These resources are uniquely positioned to access and report on mobile app and app store data (data they collect and often only they can collect) or offer solid and thoroughly researched information and analysis.

Let’s take a look a few reports and sources worth subscribing to or bookmarking.

ComScore

ComScore is one of the leading market research firms globally that covers more than ten industries including financial services, media, technology, retail, and telecommunications.

In addition, it regularly carries out research and publishes its findings via press releases, whitepapers and case studies.

Additionally, businesses and other organizations regularly commission ComScore to carry out research on their behalf. As such, ComScore is well suited to cover trends in mobile app development and usage.

A recent article published by ComScore focuses on the way a mobile first approach has enabled tech entrepreneurs to build brands worth more than one billion (unicorns).

For instance, a ComScore study found that 98% of Snapchat users access the social networking site via mobile devices. Coming in a close second is Uber, which receives 85% of its traffic from smartphones and tablets. Mobile traffic accounts for 57% and 54% of the users that visit Pinterest and Spotify websites.

Flurry

Flurry is a mobile analytics and ad company owned by Yahoo that gathers and analyzes data from 150 million iOS, Android, Windows Phone, Blackberry, HTML5, and JavaME platform app sessions per month.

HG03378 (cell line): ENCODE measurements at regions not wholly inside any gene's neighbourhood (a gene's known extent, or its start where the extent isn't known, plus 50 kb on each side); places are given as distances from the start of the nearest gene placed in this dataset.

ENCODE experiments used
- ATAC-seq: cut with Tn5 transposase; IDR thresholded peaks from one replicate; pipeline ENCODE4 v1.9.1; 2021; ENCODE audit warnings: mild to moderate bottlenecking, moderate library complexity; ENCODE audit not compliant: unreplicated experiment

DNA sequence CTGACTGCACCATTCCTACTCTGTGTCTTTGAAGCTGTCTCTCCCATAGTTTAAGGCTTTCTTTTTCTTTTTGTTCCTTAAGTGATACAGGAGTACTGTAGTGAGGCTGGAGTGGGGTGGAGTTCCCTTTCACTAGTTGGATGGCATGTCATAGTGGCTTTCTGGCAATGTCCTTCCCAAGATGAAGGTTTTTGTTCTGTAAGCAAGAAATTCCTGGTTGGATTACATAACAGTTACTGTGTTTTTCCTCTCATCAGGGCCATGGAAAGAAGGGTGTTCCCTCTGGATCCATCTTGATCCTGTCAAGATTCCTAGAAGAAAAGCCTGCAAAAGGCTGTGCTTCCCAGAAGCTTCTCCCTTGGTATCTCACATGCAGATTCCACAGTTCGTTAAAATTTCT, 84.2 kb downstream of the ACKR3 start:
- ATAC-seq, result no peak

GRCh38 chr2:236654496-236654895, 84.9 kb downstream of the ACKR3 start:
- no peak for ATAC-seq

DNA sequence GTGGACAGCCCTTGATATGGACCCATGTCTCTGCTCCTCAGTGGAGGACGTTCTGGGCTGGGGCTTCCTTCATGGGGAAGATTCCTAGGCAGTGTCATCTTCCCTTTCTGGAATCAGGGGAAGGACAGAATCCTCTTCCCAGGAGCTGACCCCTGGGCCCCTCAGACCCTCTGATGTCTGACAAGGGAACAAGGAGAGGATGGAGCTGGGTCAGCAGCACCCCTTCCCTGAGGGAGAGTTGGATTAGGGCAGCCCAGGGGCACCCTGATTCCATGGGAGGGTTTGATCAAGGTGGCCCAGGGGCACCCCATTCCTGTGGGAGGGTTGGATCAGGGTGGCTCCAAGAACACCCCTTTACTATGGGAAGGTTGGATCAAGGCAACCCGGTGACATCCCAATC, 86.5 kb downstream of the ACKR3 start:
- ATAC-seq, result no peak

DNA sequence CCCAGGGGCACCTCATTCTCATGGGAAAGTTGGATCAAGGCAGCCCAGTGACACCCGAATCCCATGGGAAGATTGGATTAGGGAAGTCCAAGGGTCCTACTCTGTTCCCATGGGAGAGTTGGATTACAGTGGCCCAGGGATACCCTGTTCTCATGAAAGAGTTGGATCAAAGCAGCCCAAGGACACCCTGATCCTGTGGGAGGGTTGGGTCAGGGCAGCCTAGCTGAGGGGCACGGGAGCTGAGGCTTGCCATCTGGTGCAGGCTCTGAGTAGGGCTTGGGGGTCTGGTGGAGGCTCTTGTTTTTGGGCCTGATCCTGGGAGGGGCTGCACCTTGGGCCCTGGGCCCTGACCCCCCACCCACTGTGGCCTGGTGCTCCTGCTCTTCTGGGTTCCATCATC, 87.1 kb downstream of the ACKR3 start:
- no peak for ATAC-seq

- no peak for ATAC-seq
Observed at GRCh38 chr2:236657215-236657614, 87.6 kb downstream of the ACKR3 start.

Moreover, Flurry provides data analytics solutions to more than 170,000 developers globally, meaning it has the industry connections and data required to identify both current and developing mobile app trends.

Flurry maintains a Tumblr blog where it publishes mobile app related content.

For instance, a recent article published on Tumblr covers the emergence of messaging apps as the new frontier in the retail-banking niche. In particular, it quotes figures from a Goldman Sachs study that the retention rate of messaging apps is 5.6 times better than the average for all other apps over 12 months.

eMarketer

eMarketer is a leader in the digital technology information and data analytics space. In fact, eMarketer says that more than 1,000 businesses including media companies and ad agencies rely on it to make better and data driven decisions on issues related to digital technology.